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Energetische Untersuchungen zur induzierten Aufnahme von Partikeln in funktionalisierte, synthetische Membransysteme

Project description

A manifold of cells in our body is continuously deciding whether small particles in the micrometer size range are uptaken into the cell interior or not. In particular, macrophages, as part of our immune system, take up bacteria and other particles, which is only possible by the interplay of different biophysical forces. For a better analysis of the relevant forces and to better assess the role of known factors during phagocytosis, a possible approach is to use biomimetic systems, which show a significantly reduced complexity relative to a cell. The simplest biomimetic variant of a cell is a giant unilamellar vesicle (GUV).The simplest biomimetic variant of the cell is a giant unilamellar vesicle (GUV), where the chemical and mechanical properties of the spherical lipid bilayer can be manipulated in many different ways. The membrane of the GUV has to be deformed significantly to engulf and uptake a particle. The question arises whether and how far the adhesion energy released during particle binding can compensate the energy costs for membrane deformation. The goal of this proposal is to better understand the physical mechanisms of phagocytosis – in particular the role of the membrane deformation. In this context, we want to establish a method allowing to measure the energetics during particle uptake into an artificial cell (GUV). By using a photonic force microscope, an optically trapped particle will be approached in a controlled manner to the membrane, while the particle displacements are measured interferometrically to determine the changes in force and energy. In a bottom-up approach we will add stepwise more complexity to the biomimetic system, such that the uptake probability into the GUV, or the measured force profiles, respectively, will change according to different system parameters that need to be tested in this proposal. Such parameters are the composition of the GUV membrane, the properties of the particle and, at a level of advanced complexity, the influence of cytoskeletal components inside the GUV. Mathematical modelling will help to improve the mechanistic understanding during particle uptake and to better interpret the experimental data.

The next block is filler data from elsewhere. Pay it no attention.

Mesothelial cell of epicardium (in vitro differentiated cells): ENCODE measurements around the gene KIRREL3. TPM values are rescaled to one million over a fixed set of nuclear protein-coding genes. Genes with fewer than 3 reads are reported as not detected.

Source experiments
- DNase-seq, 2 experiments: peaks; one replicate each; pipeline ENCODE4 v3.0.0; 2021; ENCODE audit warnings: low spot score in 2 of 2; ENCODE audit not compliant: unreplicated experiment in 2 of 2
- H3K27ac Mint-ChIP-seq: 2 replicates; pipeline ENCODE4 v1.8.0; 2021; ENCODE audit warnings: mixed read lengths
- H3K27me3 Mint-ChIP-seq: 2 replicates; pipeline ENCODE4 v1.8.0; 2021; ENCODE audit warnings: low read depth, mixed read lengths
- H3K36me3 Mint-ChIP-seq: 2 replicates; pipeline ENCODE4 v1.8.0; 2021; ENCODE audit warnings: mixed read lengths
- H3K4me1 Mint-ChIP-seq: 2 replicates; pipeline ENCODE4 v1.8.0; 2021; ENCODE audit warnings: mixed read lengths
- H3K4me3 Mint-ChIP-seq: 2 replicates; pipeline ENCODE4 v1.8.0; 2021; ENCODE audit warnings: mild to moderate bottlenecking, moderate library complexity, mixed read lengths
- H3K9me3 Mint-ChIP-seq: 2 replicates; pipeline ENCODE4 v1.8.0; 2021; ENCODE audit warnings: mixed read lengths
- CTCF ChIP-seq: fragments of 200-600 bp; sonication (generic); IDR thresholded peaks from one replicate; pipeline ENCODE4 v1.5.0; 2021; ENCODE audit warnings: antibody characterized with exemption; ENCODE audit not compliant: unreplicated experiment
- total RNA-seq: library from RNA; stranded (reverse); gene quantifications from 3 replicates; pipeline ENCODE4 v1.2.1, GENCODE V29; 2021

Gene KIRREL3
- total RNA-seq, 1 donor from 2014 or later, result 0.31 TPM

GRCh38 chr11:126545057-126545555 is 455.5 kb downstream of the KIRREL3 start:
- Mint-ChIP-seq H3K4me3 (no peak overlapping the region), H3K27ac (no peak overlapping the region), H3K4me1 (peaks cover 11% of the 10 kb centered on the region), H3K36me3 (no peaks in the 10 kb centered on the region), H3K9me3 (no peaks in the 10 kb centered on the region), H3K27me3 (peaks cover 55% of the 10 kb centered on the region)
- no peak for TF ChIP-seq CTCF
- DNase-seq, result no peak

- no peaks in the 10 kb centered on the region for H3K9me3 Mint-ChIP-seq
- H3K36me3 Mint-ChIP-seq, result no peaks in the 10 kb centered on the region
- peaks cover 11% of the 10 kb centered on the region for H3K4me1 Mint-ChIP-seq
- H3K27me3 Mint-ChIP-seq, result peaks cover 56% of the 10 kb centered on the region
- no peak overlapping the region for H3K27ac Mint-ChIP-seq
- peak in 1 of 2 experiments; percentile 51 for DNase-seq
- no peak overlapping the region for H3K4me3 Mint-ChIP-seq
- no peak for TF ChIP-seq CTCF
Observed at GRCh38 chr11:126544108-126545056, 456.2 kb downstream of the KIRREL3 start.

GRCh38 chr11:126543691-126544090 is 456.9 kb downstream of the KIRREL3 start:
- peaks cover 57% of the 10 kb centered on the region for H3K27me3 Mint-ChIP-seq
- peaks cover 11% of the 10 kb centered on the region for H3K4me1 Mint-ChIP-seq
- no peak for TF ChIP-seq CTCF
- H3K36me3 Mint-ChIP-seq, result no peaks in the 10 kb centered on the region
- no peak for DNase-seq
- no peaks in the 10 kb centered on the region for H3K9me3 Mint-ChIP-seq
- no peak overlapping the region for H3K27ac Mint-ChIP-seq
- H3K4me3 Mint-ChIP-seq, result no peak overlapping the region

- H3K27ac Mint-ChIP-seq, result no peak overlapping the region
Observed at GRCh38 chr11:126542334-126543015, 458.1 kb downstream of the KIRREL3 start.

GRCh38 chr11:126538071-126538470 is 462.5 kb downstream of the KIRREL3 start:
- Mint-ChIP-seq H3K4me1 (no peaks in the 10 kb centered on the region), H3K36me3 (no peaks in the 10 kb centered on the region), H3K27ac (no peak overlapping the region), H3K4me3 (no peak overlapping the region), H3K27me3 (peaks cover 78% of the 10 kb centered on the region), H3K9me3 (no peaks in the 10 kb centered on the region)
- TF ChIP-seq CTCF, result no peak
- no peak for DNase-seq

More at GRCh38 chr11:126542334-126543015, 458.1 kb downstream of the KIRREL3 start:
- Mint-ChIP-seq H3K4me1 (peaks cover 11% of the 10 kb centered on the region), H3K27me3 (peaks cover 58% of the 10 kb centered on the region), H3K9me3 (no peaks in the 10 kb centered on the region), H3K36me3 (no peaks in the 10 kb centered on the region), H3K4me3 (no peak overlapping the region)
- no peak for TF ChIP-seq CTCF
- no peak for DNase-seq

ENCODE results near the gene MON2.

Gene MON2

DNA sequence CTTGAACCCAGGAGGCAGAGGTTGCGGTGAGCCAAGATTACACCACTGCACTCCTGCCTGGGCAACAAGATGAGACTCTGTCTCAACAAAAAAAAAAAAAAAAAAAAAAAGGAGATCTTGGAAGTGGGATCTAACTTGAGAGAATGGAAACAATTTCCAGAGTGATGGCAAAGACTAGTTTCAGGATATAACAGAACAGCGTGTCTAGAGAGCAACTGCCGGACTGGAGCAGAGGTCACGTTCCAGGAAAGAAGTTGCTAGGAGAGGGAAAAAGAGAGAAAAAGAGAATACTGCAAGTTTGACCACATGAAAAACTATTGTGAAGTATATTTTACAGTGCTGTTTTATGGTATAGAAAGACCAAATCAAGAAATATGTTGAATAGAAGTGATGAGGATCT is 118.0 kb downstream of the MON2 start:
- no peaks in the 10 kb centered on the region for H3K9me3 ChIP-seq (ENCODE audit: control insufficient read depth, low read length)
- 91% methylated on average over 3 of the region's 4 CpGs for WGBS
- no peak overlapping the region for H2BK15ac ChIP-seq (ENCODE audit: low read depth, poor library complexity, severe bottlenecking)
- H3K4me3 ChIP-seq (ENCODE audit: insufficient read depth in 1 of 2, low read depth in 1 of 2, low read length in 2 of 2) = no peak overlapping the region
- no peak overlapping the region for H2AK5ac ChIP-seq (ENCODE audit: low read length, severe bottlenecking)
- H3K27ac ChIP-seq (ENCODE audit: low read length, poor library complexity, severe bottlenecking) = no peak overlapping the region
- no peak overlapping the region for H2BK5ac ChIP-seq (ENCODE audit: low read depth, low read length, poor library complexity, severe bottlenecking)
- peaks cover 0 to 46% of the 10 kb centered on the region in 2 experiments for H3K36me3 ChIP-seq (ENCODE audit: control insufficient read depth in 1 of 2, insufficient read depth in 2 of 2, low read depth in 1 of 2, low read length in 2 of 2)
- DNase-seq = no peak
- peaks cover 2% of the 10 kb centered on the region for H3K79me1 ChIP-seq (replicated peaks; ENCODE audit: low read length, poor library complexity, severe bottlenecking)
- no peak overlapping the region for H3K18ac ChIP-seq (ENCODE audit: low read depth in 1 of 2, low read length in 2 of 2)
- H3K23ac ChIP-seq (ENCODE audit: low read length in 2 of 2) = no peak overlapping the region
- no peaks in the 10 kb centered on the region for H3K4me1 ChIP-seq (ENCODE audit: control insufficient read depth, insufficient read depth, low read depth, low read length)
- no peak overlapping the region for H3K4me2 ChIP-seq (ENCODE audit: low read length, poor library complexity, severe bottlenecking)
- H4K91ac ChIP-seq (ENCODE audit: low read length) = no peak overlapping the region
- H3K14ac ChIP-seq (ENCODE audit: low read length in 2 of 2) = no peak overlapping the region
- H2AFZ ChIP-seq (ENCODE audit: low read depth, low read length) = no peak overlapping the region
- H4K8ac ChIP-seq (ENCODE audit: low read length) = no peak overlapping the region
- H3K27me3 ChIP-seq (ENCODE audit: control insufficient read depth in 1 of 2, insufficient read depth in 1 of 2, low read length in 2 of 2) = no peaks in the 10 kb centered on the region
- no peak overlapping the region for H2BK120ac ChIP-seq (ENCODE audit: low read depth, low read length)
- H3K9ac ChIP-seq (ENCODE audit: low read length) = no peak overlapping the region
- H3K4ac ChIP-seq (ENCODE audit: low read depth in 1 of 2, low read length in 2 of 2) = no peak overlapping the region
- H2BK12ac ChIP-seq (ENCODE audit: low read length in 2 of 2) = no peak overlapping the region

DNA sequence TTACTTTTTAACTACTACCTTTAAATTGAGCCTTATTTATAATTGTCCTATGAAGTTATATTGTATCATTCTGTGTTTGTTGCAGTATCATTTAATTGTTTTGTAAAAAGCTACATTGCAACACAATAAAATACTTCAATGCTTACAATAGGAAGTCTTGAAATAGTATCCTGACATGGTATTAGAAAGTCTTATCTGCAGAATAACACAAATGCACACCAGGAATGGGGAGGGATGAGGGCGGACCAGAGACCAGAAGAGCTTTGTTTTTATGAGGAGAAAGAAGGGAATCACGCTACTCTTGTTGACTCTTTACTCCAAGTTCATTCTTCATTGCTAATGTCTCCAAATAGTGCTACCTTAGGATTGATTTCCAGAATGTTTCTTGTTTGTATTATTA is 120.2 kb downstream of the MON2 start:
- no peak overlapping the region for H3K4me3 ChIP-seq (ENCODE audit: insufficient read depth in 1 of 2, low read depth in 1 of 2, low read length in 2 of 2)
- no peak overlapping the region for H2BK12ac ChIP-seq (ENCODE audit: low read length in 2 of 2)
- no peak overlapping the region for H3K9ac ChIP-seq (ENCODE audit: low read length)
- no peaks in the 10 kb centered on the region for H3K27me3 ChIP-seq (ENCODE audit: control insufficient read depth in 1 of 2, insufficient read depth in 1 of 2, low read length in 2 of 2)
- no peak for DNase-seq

Start/End of project

01.08.2015 until 31.07.2018

Project manager

Rohrbach A

Contact person

Rohrbach A
Phone:203 7536


Prof. Dr. Winfried Römer


Benutzerspezifische Werkzeuge